Work pages haven’t improved because they were already well-distributed across our servers.

Labels: servers, speed

Monday, June 29th, 2009

More servers, less sleep

We just finished moving about a dozen of our original servers from our “colo” in Maine to one in Somerville, where another dozen were waiting. In the process, we’ve basically doubled our server power.

We’re still waiting to get all our metrics back up, and we have a few weeks of retasking servers (a lot will be wearing different hats), but, so far, the results have been very encouraging. We are faster today, and will be getting faster tomorrow. We have a lot more memory, disk space and system redundancy too—so keep adding books.

We’ve collected all our pictures on a Flickr tag Great LibraryThing Server Schlepp. Here are some of the better ones.

The move was a group affair. Abby, Sonya, Mike, Dan and I did all the physical work. Our Australian systems administrator directed us by video chat—and burned through his monthly bandwidth doing it. Abby and I did a trial run with one server on Wednesday. The rest pulled an all-nighter, except Sonya who arrived like a well-rested and showered cavalry at 7am. When we were done, Mike and I went back to my parents’ in Cambridge and slept like logs. Abby, who was taking care of a toddler, stayed up the whole day. Ouch—and kudos to her.

Labels: new features, servers

Sunday, December 21st, 2008

We’re faster (but not resting)

Last Wednesday John brought live two new database servers, Alexander and Hannibal*.

Together, they more than doubled our database heft. Put another way, our servers, which were operating at near full capacity all day long, can finally rest a bit. They can do everything as fast as they’re able, unencumbered by unsupportable amounts of work.

Performance. The effect on site performance has been positive. But problems remain. Profile pages are dramatically faster. Author, work, subject are faster and no longer slow down at peak times. Talk pages are essentially unchanged.

The catalog is faster. The page-generation averages now hover just over one second, not around two seconds. But I was hoping for more. The standard deviation of page-creation times remains high—people with huge libraries get hurt. Last night we I made a series of improvements which I hope will pay off. (The standard deviation is down, but will it stay down?)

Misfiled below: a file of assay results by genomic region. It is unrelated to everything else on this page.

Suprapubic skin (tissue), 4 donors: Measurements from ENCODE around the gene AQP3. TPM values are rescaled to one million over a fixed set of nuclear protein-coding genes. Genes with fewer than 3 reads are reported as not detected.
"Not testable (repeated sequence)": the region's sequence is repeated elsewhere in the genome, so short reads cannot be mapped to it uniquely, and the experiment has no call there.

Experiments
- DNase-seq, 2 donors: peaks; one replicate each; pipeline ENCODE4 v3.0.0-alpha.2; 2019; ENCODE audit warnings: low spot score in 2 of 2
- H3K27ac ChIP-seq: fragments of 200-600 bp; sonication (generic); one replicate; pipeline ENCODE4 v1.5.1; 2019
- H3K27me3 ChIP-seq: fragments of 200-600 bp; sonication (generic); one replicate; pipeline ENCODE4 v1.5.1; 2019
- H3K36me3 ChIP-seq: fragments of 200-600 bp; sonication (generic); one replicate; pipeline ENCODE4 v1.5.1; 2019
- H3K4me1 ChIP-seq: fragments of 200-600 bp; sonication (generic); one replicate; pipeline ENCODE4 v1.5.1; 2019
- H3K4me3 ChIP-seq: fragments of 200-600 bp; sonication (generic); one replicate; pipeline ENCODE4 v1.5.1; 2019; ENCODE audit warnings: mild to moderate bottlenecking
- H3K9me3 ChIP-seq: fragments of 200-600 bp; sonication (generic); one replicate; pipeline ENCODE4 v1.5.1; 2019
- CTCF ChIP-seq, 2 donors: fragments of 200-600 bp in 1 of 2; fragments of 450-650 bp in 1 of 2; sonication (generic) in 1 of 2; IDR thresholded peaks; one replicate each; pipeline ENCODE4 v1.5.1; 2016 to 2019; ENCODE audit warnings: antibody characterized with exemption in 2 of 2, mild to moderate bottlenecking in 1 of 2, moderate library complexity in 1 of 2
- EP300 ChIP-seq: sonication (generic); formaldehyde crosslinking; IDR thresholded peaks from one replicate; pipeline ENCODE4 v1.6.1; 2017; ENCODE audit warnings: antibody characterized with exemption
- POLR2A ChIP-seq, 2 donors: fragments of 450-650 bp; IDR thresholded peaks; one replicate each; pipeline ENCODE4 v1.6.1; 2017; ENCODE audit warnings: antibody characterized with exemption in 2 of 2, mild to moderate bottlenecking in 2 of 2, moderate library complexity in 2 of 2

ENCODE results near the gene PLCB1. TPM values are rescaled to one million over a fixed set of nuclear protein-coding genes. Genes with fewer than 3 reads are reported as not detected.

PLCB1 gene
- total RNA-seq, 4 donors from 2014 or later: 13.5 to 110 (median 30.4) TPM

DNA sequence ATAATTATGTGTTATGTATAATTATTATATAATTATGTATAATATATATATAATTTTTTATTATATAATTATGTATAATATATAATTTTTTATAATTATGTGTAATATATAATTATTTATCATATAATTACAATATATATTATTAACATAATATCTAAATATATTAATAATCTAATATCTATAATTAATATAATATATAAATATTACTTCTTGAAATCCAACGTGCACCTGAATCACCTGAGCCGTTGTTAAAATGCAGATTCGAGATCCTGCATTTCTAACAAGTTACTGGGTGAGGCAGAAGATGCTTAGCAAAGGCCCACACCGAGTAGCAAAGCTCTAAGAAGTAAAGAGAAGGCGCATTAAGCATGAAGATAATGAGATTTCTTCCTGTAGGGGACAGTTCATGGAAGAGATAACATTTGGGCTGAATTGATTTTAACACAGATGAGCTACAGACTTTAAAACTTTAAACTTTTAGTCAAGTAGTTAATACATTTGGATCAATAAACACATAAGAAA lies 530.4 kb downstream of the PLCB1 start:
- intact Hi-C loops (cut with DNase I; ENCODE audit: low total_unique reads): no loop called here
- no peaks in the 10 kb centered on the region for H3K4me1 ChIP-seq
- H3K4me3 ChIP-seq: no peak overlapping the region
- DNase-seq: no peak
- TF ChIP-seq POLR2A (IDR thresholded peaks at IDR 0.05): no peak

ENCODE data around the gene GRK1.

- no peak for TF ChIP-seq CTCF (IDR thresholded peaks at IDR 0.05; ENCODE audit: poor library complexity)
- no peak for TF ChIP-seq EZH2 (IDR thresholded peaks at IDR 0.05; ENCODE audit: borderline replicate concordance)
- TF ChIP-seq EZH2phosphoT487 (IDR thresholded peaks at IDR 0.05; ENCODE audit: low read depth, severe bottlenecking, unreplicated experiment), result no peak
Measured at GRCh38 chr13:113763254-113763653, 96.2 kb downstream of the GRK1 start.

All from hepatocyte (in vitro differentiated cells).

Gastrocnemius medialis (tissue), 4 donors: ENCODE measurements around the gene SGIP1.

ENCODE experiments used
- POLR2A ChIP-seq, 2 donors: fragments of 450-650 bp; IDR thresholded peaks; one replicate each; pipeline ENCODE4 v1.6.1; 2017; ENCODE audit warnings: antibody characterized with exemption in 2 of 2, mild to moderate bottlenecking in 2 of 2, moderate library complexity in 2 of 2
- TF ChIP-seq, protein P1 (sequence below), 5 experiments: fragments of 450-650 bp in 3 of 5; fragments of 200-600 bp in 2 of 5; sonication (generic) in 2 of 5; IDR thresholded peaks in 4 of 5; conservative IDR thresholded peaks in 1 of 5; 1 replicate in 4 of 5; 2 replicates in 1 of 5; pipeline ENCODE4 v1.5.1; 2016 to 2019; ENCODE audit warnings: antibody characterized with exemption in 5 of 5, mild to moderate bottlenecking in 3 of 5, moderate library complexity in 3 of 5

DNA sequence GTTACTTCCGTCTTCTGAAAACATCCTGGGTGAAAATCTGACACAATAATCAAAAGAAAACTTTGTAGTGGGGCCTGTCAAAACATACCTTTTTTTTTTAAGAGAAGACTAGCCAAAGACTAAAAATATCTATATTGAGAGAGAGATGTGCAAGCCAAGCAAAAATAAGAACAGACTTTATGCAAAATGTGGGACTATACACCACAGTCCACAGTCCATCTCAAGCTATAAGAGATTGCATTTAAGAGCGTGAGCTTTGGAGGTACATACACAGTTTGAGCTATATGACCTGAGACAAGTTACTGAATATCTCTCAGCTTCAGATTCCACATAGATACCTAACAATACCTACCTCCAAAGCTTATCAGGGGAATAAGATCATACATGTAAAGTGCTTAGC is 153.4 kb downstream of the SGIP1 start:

The future. We will continue to improve. Until Wednesday the situation was desperate. When a box got behind, we had to turn off access to interior pages to all but signed-in members. That day is over, thank God**. And we can finally tease apart what was is itself slow, versus what was just slow because everything else was slowing it down. Lastly, John has long wanted to try out some low-level tweaks, but with no spare capacity, couldn’t. I expect he will find ways to wring more out of what we have.

Whether he can or not, we are going to keep improving. We have laid aside the money to buy a number of other servers—up to ten, if needed. One or two will be database servers, probably removing administration and caching traffic from the live servers. A number will be memory machines—low-end boxes with tiny disk drives and obscene amounts of RAM. They’ll help us use memory caching more effectively, reducing database load. The balance will be tasked in other ways—supporting LibraryThing for Libraries, serving secondary resources (covers, APIs, widgets) and providing redundancy, so we won’t be skating along a cliff anymore.

Thanks to John for getting the new servers racked and running. Thanks to the members for hanging in with us as we grow, and grew and grew!

*Yes, I named them. Cliche, I know. But Alexander was my research interest in grad school, so I’m allowed! Anyway, at least they’re consistent, and set a pattern we can follow (next up, Mithridates and Shapur). I’m still bothered that a previous sysadmin named our twin MyISAM databases Apollo and Athena, not Apollo and Artemis (who were twins). Then there’s Plato and his bigger twin Mongo, which makes no sense, but feels right, and the one everyone hates, our backup machine, Mnemosyne.
** John adds “the upgrade has given our database servers more horsepower rather than more raw speed. While the new servers are faster, the biggest initial gain is in the amount of load we can take on without starting to slow down.”

Labels: servers, sysadmin